Utopian novels of the early period
After doing some background research for my interactive fiction story, Harmonia, I became fascinated with some of the earliest works of science fiction: the utopian fiction of the 19th century. I’m especially interested in those books by women and other underrepresented writers, as these fictional works tend to describe the world as people wished it to be.
Each one of these pieces contains original biographical research on the authors.
A survey of early utopian and dystopian works by woman, from the period between 1850 and the early 20th century.
An original biography of an obscure author of this period. Anna Adolph, her novel Arqtiq, and a uniquely American personal history.
Unveiling a Parallel (1893)
An exuberantly feminist and sex-positive utopian novel by Alice Ilgenfritz Jones and Ella Robinson Merchant, one an experienced author, the other a business leader and independent spirit.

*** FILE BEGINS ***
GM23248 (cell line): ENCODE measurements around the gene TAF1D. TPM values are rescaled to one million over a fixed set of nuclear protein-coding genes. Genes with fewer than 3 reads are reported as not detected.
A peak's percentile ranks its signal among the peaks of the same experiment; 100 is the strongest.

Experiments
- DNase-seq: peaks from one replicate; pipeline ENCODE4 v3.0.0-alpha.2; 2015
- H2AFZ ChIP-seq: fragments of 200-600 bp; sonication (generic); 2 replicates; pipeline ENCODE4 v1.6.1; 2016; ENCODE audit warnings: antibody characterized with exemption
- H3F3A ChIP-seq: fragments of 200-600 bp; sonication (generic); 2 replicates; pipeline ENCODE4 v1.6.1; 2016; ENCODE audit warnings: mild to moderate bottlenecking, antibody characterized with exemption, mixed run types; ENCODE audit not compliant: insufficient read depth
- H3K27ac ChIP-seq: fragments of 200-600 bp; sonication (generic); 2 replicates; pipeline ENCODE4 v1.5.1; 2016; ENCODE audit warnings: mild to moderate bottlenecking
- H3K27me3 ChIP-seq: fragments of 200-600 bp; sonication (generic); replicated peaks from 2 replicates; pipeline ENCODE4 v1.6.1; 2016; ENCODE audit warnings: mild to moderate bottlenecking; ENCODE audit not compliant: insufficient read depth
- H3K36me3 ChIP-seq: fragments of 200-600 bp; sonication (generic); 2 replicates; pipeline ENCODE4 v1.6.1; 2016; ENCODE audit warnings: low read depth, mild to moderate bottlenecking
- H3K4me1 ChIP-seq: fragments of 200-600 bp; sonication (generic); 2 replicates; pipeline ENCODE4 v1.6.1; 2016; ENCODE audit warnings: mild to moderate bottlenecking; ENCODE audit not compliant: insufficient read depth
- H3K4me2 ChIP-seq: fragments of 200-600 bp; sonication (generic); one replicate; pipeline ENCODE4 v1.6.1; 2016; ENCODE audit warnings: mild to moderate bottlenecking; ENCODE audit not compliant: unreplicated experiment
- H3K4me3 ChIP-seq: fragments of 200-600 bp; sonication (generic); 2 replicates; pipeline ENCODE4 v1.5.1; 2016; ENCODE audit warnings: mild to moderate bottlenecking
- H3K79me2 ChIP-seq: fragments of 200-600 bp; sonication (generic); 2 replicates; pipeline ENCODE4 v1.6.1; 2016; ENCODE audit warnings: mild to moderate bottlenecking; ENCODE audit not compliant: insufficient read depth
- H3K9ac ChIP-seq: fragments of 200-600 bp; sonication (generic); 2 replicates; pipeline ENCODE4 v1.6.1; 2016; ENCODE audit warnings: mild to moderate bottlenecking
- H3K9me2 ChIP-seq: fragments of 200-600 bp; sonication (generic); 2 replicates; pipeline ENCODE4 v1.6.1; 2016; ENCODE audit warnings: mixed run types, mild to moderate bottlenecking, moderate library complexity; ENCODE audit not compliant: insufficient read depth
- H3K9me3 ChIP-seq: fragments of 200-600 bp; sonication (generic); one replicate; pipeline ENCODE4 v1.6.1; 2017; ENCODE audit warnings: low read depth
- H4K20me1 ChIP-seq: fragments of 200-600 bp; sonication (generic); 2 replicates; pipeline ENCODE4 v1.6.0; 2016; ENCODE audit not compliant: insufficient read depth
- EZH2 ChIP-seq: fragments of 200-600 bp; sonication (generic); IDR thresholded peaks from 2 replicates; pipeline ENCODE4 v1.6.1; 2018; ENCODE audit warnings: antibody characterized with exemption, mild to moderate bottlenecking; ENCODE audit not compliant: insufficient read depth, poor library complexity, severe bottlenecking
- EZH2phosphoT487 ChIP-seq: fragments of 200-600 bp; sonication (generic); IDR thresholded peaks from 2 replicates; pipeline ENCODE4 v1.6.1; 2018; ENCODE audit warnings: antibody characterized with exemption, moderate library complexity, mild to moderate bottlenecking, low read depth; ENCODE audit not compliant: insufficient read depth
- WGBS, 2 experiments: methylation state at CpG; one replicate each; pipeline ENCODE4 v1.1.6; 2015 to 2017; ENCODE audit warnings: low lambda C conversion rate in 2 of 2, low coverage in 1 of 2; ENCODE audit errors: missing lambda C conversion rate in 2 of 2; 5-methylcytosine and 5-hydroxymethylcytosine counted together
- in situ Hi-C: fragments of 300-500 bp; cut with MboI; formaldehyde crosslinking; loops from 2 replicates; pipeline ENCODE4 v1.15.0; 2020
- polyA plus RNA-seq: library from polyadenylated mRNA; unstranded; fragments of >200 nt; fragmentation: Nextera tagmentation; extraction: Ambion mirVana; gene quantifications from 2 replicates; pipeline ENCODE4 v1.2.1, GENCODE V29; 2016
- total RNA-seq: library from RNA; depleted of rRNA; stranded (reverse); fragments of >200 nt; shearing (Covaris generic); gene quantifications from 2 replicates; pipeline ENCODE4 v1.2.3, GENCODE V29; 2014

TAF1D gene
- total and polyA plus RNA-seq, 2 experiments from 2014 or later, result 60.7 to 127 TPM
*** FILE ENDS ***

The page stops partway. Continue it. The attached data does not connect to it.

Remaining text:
A triumph of the hollow earth genre, Etidorhpa by John Uri Lloyd takes the reader on a hallucinogenic journey with instantly memorable illustrations.
Journeys to the Planet Mars (1903)
A winking hoax or an elaborate act of self-deception? Journeys to the Planet Mars is a deeply-felt book by spiritualist Sara Weiss, who wrote and illustrated it under the direction of “spirit guides” at the end of her long life.
The Ostrich for the Defence (1912)
The Ostrich for the Defence was William Hile’s novel-length advertisement for a doomed venture to achieve world peace through ostrich farming.
After Austrian economist Theodor Hertzka published the immensely popular Freeland he took a disastrous next step: attempting to realize his utopian plan in an inhabited region of Kenya with a hapless mob of dissolute European criminals. The reckless affair would end in shame, despair, and violence.
Loma: A Citizen of Venus (1897)
A clairvoyant being from Venus saves the young mother of the messiah and preaches values of free love and eugenics. “Doctor” William Windsor wrote Loma to capitalize on the utopian novel trend and use it to sell phrenology, quack science, and curiously modern gender politics.
Solomon Schindler, a radical Reform rabbi in Boston, authored this surprisingly good sequel to Edward Bellamy’s classic utopian novel as a uniquely colorful series of editions.